Succession planning in a family business is crucial to ensure a smooth transition of leadership and ownership from one generation to the next.
Starting the process of succession planning early and developing a thoughtful plan can help address various challenges such as family dynamics, emotional attachments, retaining valuable employees, overcoming resistance to change, and financial and tax considerations.
A well-prepared succession plan paves the way for a successful transition, securing the future of the business and its legacy.
Here is the 10-step process that we use at the Alliance.
1. Initiate Discussions and Seek Out Advice
The first step is to open discussions. Keep the initial circle small. Your board, your executive team, your trusted advisors. Developing a broader communications plan comes later.
Succession can be a complex and sensitive undertaking with a lot of moving parts. Don’t be afraid to seek out qualified advice. Your banker, your attorney, and your CPA can provide some insight, but may not be the most knowledgeable in this area.
While you may go through a succession once or maybe twice in a lifetime, certified succession planners do this every day. (If you’d like to chat with us about this, we offer a free initial consultation: Book a Call)
2. Identify Goals and Objectives
What are the goals and objectives? These may include things like:
- Maintaining family harmony: minimizing conflicts and maintaining positive relationships.
- Preserving wealth: protect and enhance the family’s wealth and assets through the transition.
- Ensuring competence and capability: making sure the successor has the necessary skills, knowledge, and experience to successfully lead the company.
3. Assess Readiness
Is the business ready for succession? Do you have a successor in mind? Are there multiple candidates? How ready are they to step into the role?
In many cases, the business may be ready, but the family members are not. Or vice versa.
A successful succession depends on both being ready.
4. Develop the Successor with a Training and Mentoring Program
Once you have a person (or multiple people) identified, build a training and mentoring program.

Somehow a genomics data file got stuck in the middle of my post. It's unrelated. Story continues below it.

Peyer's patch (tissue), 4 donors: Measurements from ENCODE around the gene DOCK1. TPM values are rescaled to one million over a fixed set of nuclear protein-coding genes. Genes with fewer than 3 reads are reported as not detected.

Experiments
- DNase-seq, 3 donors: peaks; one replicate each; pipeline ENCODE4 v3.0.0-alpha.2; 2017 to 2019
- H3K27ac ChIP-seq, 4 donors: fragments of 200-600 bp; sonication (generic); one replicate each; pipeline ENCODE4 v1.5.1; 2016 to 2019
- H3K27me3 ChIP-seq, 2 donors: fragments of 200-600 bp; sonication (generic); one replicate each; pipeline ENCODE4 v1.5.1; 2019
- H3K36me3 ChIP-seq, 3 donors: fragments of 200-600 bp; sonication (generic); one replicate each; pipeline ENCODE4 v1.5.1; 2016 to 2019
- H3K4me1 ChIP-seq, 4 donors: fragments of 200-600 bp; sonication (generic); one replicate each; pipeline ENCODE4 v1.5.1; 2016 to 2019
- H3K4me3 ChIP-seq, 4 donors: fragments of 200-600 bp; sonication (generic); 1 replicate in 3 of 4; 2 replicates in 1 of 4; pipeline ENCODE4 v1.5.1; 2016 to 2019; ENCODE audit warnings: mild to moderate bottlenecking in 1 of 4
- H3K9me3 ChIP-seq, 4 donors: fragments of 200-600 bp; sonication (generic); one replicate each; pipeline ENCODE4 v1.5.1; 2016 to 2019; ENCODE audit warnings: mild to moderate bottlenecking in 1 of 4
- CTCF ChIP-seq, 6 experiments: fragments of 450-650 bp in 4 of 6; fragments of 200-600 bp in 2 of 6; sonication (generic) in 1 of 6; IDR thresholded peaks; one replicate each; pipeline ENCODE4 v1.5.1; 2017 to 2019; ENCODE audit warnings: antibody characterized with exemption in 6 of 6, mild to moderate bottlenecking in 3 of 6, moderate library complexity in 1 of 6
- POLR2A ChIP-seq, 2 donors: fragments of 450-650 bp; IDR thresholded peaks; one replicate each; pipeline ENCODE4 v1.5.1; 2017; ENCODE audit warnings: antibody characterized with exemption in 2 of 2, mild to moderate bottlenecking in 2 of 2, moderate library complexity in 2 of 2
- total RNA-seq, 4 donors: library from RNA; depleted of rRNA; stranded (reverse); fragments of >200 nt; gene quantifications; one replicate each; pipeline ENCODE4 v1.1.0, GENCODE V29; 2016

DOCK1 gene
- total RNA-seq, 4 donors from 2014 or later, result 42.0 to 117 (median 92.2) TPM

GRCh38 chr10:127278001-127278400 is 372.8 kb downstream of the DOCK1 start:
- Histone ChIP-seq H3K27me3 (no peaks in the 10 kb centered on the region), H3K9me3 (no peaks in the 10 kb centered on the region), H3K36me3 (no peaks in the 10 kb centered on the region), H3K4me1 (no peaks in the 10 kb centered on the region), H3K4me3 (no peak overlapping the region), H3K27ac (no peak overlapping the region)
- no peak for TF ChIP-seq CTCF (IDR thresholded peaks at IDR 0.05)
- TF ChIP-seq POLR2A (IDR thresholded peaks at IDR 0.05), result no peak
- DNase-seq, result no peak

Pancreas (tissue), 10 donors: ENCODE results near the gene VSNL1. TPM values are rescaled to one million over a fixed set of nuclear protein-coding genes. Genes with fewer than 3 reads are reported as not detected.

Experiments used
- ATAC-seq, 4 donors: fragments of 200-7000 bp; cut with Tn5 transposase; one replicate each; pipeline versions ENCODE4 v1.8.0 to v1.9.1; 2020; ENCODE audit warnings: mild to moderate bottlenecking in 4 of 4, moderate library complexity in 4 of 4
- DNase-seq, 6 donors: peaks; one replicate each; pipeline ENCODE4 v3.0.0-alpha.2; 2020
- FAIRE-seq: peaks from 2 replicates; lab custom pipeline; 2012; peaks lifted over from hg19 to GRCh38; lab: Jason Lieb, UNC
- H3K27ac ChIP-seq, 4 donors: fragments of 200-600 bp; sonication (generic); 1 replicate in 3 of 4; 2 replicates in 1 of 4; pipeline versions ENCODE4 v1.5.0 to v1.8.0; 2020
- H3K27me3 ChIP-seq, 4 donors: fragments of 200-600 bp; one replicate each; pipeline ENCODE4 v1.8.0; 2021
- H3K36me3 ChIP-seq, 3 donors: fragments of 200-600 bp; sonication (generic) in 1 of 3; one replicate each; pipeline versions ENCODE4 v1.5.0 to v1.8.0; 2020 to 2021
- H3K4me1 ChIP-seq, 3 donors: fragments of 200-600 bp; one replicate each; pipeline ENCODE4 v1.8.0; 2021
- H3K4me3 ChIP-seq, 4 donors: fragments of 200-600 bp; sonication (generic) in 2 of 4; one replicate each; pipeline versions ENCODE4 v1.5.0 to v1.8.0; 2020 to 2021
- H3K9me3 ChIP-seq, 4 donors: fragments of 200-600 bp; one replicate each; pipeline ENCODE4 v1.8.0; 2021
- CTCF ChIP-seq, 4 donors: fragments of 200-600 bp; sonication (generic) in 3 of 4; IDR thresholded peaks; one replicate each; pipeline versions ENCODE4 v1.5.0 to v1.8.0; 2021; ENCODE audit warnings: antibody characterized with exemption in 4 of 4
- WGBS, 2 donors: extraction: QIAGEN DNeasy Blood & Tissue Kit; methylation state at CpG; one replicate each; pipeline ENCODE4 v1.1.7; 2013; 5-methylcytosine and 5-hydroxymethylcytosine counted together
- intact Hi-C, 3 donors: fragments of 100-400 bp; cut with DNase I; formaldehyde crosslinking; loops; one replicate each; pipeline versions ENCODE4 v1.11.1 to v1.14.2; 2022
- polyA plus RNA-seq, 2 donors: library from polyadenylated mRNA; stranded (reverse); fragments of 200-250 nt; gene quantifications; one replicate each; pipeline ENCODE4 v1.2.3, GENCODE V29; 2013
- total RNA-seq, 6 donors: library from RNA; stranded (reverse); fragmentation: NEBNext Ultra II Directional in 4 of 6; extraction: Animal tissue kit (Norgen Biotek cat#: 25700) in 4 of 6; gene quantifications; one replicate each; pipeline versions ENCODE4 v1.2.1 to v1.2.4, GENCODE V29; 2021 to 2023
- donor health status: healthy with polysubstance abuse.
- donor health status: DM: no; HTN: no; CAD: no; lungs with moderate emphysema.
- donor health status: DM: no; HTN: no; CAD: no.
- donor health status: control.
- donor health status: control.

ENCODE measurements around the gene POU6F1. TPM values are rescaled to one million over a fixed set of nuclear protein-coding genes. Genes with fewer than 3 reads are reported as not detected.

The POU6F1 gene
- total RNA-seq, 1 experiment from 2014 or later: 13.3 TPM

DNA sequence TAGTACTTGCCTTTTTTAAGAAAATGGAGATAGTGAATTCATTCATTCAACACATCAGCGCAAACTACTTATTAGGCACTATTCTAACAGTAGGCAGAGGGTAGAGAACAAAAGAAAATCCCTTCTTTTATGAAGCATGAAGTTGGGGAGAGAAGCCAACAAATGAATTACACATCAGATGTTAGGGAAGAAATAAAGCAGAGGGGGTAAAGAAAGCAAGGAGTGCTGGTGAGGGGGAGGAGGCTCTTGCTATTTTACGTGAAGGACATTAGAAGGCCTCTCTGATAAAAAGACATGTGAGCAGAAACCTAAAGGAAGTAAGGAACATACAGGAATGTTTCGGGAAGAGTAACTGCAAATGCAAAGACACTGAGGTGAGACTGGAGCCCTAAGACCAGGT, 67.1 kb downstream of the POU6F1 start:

The more time you have, the better. With one of our larger clients, we worked on a succession plan for co-CEOs. The current CEOs were planning to retire in 5-year intervals.
There were six cousins who were all very well educated and qualified, but not quite ready for the CEO position. We developed a 7-year training and mentoring program to give them the experience they would need to successfully take the helm.
5. Consider External Candidates
Sometimes it’s helpful to bring in a non-family member as a bridge when the up-and-coming successor isn’t ready yet. If so, external candidates will play an important role in your succession planning.
For example, the large client I mentioned previously elected to bring in a non-family President to serve as a bridge until the next generation completed their training. This strategy, combined with the co-CEOs staggering their retirement, ensured that the transition went smoothly.
6. Establish a Stakeholder Communication and Involvement Plan
Getting the sequence of communication right is essential. When do you want to involve the family? When do you want to involve the management team?
Identify the stakeholders, then develop messaging and timing that is appropriate to each one.
7. Create a Governance Structure
What governance roles will you need? Do you need to establish a board of directors and/or a family counsel? Who do you need for outside advice and counsel? How will you conduct family meetings and board meetings?
We document this in something we call the Family Constitution.
8. Establish a Timeline with Milestones
Break down the long-term goals into smaller, manageable milestones.
Milestones act as checkpoints along the timeline, allowing progress to be tracked and adjustments to be made if necessary.
For example, milestones for successor training could include things like completing specific training programs, gaining leadership experience in different business functions, or achieving certain performance metrics.
9. Formalize the Transition
Identify and complete the documents you will need to formalize the transition. These typically include:
- Shareholder Agreements
- Estate Plans
- Buy Sell Agreements
- Employment Agreements
10. Implement and Adjust as Necessary
Once you have your plan fully laid out, the next step is to implement it.
Your succession plan may be 10 years long.
Be prepared to adjust as you go along. We don’t know what we don’t know – and situations will change over time.
The important thing isn’t the plan itself, it’s the clarity and alignment that comes from going through the process to develop the plan.
If you’d like some expert guidance developing a succession plan for your company, book a call with one of our advisors: Book a Call
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